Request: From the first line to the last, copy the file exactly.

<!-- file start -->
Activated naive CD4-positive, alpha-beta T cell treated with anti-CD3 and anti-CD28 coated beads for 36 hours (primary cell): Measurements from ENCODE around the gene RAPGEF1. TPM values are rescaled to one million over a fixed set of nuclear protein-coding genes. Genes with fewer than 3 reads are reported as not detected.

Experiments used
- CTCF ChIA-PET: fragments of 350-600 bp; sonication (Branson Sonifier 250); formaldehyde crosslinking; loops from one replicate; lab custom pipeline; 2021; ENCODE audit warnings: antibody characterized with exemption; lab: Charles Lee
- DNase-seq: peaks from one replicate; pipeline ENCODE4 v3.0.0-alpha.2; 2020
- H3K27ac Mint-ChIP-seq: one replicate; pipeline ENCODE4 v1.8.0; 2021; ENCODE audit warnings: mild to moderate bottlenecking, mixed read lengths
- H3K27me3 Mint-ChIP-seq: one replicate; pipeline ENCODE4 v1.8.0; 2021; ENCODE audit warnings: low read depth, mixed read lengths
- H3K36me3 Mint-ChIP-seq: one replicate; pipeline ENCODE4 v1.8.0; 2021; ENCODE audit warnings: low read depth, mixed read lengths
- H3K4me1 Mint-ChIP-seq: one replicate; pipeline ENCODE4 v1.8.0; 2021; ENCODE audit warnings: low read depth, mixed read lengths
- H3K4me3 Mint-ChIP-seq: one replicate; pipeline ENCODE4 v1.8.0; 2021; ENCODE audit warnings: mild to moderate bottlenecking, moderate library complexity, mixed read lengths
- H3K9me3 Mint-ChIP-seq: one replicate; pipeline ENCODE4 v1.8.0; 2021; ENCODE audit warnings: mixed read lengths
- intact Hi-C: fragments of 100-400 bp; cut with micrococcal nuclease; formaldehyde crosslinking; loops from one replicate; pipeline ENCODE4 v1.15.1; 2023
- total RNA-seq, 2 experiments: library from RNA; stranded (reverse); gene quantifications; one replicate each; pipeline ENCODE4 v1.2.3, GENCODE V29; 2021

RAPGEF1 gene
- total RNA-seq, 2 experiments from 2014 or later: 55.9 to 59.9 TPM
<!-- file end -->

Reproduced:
Activated naive CD4-positive, alpha-beta T cell treated with anti-CD3 and anti-CD28 coated beads for 36 hours (primary cell): Measurements from ENCODE around the gene RAPGEF1. TPM values are rescaled to one million over a fixed set of nuclear protein-coding genes. Genes with fewer than 3 reads are reported as not detected.

Experiments used
- CTCF ChIA-PET: fragments of 350-600 bp; sonication (Branson Sonifier 250); formaldehyde crosslinking; loops from one replicate; lab custom pipeline; 2021; ENCODE audit warnings: antibody characterized with exemption; lab: Charles Lee
- DNase-seq: peaks from one replicate; pipeline ENCODE4 v3.0.0-alpha.2; 2020
- H3K27ac Mint-ChIP-seq: one replicate; pipeline ENCODE4 v1.8.0; 2021; ENCODE audit warnings: mild to moderate bottlenecking, mixed read lengths
- H3K27me3 Mint-ChIP-seq: one replicate; pipeline ENCODE4 v1.8.0; 2021; ENCODE audit warnings: low read depth, mixed read lengths
- H3K36me3 Mint-ChIP-seq: one replicate; pipeline ENCODE4 v1.8.0; 2021; ENCODE audit warnings: low read depth, mixed read lengths
- H3K4me1 Mint-ChIP-seq: one replicate; pipeline ENCODE4 v1.8.0; 2021; ENCODE audit warnings: low read depth, mixed read lengths
- H3K4me3 Mint-ChIP-seq: one replicate; pipeline ENCODE4 v1.8.0; 2021; ENCODE audit warnings: mild to moderate bottlenecking, moderate library complexity, mixed read lengths
- H3K9me3 Mint-ChIP-seq: one replicate; pipeline ENCODE4 v1.8.0; 2021; ENCODE audit warnings: mixed read lengths
- intact Hi-C: fragments of 100-400 bp; cut with micrococcal nuclease; formaldehyde crosslinking; loops from one replicate; pipeline ENCODE4 v1.15.1; 2023
- total RNA-seq, 2 experiments: library from RNA; stranded (reverse); gene quantifications; one replicate each; pipeline ENCODE4 v1.2.3, GENCODE V29; 2021

RAPGEF1 gene
- total RNA-seq, 2 experiments from 2014 or later: 55.9 to 59.9 TPM